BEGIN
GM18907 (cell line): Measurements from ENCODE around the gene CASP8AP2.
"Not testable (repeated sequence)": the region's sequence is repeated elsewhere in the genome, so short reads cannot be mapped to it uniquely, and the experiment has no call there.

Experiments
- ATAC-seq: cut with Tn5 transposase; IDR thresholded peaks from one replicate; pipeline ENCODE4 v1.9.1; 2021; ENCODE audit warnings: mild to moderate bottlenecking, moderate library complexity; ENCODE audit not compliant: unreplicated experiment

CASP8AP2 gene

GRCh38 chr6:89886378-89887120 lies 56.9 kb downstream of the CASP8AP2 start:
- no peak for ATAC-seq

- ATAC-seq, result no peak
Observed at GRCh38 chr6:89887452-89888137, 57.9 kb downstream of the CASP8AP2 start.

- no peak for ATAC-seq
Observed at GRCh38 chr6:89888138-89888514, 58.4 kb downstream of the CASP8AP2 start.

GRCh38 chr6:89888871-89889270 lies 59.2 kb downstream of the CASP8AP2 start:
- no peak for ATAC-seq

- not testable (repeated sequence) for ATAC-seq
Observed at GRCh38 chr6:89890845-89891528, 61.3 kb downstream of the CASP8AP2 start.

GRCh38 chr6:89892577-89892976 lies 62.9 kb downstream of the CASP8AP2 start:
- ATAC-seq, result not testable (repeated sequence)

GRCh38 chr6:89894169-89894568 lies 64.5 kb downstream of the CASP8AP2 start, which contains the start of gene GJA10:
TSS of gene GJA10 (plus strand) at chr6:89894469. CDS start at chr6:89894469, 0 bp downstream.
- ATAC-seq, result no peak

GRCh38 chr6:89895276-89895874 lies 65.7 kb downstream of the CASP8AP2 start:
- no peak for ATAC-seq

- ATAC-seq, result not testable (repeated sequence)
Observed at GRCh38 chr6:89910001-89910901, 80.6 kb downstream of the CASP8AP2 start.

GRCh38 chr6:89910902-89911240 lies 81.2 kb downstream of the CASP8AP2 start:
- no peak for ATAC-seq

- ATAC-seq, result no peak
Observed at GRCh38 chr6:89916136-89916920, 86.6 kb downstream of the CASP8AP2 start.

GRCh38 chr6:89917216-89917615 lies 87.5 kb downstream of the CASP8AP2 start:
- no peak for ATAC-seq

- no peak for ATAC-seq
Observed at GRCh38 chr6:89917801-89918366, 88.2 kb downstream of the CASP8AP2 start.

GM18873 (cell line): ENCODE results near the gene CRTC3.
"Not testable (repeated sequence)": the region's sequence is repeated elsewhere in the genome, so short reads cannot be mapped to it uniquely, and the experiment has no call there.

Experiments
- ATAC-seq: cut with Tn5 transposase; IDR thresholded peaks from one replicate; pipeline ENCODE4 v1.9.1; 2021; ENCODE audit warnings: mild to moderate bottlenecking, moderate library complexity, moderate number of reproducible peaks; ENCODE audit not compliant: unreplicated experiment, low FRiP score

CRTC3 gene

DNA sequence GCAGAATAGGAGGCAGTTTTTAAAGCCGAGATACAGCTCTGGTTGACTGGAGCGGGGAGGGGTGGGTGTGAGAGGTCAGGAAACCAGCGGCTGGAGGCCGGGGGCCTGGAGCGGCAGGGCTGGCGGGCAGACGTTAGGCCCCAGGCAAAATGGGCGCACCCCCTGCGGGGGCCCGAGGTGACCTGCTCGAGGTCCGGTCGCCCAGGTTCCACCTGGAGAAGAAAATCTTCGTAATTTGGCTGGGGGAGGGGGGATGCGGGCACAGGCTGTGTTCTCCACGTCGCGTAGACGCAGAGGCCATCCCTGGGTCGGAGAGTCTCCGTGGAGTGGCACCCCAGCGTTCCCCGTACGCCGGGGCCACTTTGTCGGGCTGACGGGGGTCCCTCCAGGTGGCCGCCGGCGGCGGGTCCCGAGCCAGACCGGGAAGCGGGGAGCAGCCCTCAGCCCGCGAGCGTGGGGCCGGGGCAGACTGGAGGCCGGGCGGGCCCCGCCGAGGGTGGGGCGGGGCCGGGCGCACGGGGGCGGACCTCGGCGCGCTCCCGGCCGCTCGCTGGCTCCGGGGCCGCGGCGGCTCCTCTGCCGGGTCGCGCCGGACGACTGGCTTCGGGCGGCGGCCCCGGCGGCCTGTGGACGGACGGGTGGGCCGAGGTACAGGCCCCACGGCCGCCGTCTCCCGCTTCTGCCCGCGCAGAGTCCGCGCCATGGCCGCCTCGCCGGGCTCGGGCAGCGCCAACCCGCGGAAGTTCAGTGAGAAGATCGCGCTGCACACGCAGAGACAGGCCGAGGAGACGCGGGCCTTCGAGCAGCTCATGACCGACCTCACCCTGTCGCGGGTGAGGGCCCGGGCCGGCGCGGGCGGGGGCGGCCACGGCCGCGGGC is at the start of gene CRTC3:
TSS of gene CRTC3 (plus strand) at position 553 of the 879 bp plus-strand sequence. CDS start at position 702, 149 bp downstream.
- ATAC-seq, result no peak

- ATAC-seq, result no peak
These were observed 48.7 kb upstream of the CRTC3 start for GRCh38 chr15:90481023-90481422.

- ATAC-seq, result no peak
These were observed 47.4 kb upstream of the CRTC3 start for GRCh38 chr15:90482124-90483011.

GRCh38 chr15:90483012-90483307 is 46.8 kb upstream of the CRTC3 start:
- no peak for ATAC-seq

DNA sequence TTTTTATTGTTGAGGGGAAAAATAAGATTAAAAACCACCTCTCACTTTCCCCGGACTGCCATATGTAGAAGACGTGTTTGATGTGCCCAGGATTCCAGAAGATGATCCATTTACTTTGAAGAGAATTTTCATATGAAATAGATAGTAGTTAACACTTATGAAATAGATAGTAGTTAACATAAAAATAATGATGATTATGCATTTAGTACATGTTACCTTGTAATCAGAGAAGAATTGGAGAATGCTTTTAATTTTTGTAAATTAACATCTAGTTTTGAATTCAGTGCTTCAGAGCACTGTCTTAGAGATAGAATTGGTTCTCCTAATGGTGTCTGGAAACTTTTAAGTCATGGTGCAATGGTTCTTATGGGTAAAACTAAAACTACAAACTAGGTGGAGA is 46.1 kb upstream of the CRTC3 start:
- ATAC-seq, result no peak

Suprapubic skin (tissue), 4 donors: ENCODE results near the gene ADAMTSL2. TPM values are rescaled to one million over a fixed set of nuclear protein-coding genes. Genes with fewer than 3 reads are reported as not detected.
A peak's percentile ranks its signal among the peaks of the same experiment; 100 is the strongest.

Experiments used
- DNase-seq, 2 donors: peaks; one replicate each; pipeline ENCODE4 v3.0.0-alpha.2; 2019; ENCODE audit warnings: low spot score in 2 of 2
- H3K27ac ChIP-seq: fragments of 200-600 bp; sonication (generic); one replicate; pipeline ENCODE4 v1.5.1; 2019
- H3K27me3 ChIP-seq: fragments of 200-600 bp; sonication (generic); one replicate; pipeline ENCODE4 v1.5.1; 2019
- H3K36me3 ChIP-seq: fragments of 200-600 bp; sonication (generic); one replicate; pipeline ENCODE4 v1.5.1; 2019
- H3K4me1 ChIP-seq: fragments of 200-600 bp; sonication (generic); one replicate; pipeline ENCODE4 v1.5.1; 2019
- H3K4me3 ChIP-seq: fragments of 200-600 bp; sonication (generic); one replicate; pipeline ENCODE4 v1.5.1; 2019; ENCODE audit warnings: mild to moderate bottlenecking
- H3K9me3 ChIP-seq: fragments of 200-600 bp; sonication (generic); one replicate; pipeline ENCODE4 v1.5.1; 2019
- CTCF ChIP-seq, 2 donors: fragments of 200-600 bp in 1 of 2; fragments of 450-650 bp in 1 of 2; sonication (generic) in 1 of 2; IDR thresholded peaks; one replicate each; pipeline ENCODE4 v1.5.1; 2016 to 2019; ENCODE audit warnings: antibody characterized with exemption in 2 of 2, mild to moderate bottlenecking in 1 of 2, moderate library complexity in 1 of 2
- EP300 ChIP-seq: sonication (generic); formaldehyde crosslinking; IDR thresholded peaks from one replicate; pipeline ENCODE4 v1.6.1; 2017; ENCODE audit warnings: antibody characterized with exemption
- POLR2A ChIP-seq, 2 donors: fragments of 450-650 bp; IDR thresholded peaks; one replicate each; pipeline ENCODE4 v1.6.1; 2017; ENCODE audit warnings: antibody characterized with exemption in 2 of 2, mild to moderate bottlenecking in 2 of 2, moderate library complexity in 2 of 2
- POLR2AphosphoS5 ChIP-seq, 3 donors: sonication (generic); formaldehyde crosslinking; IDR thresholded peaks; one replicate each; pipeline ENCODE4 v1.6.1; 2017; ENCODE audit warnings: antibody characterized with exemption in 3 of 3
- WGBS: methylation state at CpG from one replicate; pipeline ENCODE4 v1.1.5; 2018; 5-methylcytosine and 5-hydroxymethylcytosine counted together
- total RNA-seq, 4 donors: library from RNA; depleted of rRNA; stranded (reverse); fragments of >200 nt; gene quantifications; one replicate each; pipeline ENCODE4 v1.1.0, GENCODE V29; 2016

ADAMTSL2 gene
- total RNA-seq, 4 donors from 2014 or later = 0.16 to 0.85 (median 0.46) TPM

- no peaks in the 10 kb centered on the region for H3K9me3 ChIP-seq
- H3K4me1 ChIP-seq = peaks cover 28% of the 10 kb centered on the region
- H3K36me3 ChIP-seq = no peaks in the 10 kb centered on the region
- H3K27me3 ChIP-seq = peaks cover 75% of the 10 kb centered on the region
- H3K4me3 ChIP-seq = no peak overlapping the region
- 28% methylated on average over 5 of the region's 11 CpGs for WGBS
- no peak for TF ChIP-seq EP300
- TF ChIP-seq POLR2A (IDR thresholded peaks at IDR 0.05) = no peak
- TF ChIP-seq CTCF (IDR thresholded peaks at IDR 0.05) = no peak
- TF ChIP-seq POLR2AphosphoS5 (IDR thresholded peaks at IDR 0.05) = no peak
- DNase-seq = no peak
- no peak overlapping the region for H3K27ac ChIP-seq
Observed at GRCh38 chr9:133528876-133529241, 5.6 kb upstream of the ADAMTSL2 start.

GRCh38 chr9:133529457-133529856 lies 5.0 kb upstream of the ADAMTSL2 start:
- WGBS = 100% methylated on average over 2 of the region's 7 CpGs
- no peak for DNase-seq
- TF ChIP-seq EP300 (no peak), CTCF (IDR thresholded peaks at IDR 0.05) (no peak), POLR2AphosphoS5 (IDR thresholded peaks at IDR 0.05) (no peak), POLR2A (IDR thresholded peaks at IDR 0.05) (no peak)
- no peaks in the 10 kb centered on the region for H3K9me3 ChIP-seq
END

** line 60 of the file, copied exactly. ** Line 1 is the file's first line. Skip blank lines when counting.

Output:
- EP300 ChIP-seq: sonication (generic); formaldehyde crosslinking; IDR thresholded peaks from one replicate; pipeline ENCODE4 v1.6.1; 2017; ENCODE audit warnings: antibody characterized with exemption